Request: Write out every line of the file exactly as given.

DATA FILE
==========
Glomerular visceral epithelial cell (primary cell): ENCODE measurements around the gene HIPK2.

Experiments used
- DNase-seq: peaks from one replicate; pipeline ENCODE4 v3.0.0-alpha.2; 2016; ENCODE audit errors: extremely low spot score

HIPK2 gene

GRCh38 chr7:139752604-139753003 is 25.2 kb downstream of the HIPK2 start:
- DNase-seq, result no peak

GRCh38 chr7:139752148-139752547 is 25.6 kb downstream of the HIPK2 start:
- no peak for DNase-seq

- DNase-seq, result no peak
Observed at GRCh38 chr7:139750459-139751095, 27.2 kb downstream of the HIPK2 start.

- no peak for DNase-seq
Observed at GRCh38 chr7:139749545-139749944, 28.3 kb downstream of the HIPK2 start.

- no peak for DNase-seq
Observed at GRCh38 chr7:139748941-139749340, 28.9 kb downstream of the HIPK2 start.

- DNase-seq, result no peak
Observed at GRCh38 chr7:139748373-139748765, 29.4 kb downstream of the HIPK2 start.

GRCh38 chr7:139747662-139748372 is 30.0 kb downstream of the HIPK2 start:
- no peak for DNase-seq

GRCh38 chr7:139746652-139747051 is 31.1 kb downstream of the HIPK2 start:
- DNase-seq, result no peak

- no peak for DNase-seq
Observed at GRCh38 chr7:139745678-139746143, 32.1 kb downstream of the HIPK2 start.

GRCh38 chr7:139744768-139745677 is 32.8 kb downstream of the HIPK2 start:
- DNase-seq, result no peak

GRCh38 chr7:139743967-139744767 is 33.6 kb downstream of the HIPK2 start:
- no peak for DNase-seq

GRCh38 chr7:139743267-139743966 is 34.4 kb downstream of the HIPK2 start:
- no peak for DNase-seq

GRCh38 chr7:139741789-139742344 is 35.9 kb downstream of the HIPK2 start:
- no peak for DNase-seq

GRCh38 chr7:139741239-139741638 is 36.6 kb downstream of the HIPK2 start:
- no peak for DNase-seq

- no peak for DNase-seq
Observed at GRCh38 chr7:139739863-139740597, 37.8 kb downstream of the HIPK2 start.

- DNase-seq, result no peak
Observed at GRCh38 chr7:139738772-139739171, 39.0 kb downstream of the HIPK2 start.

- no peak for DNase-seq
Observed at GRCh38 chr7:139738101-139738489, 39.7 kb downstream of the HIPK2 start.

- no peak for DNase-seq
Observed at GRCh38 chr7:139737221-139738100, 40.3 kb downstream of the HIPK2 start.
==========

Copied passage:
Glomerular visceral epithelial cell (primary cell): ENCODE measurements around the gene HIPK2.

Experiments used
- DNase-seq: peaks from one replicate; pipeline ENCODE4 v3.0.0-alpha.2; 2016; ENCODE audit errors: extremely low spot score

HIPK2 gene

GRCh38 chr7:139752604-139753003 is 25.2 kb downstream of the HIPK2 start:
- DNase-seq, result no peak

GRCh38 chr7:139752148-139752547 is 25.6 kb downstream of the HIPK2 start:
- no peak for DNase-seq

- DNase-seq, result no peak
Observed at GRCh38 chr7:139750459-139751095, 27.2 kb downstream of the HIPK2 start.

- no peak for DNase-seq
Observed at GRCh38 chr7:139749545-139749944, 28.3 kb downstream of the HIPK2 start.

- no peak for DNase-seq
Observed at GRCh38 chr7:139748941-139749340, 28.9 kb downstream of the HIPK2 start.

- DNase-seq, result no peak
Observed at GRCh38 chr7:139748373-139748765, 29.4 kb downstream of the HIPK2 start.

GRCh38 chr7:139747662-139748372 is 30.0 kb downstream of the HIPK2 start:
- no peak for DNase-seq

GRCh38 chr7:139746652-139747051 is 31.1 kb downstream of the HIPK2 start:
- DNase-seq, result no peak

- no peak for DNase-seq
Observed at GRCh38 chr7:139745678-139746143, 32.1 kb downstream of the HIPK2 start.

GRCh38 chr7:139744768-139745677 is 32.8 kb downstream of the HIPK2 start:
- DNase-seq, result no peak

GRCh38 chr7:139743967-139744767 is 33.6 kb downstream of the HIPK2 start:
- no peak for DNase-seq

GRCh38 chr7:139743267-139743966 is 34.4 kb downstream of the HIPK2 start:
- no peak for DNase-seq

GRCh38 chr7:139741789-139742344 is 35.9 kb downstream of the HIPK2 start:
- no peak for DNase-seq

GRCh38 chr7:139741239-139741638 is 36.6 kb downstream of the HIPK2 start:
- no peak for DNase-seq

- no peak for DNase-seq
Observed at GRCh38 chr7:139739863-139740597, 37.8 kb downstream of the HIPK2 start.

- DNase-seq, result no peak
Observed at GRCh38 chr7:139738772-139739171, 39.0 kb downstream of the HIPK2 start.

- no peak for DNase-seq
Observed at GRCh38 chr7:139738101-139738489, 39.7 kb downstream of the HIPK2 start.

- no peak for DNase-seq
Observed at GRCh38 chr7:139737221-139738100, 40.3 kb downstream of the HIPK2 start.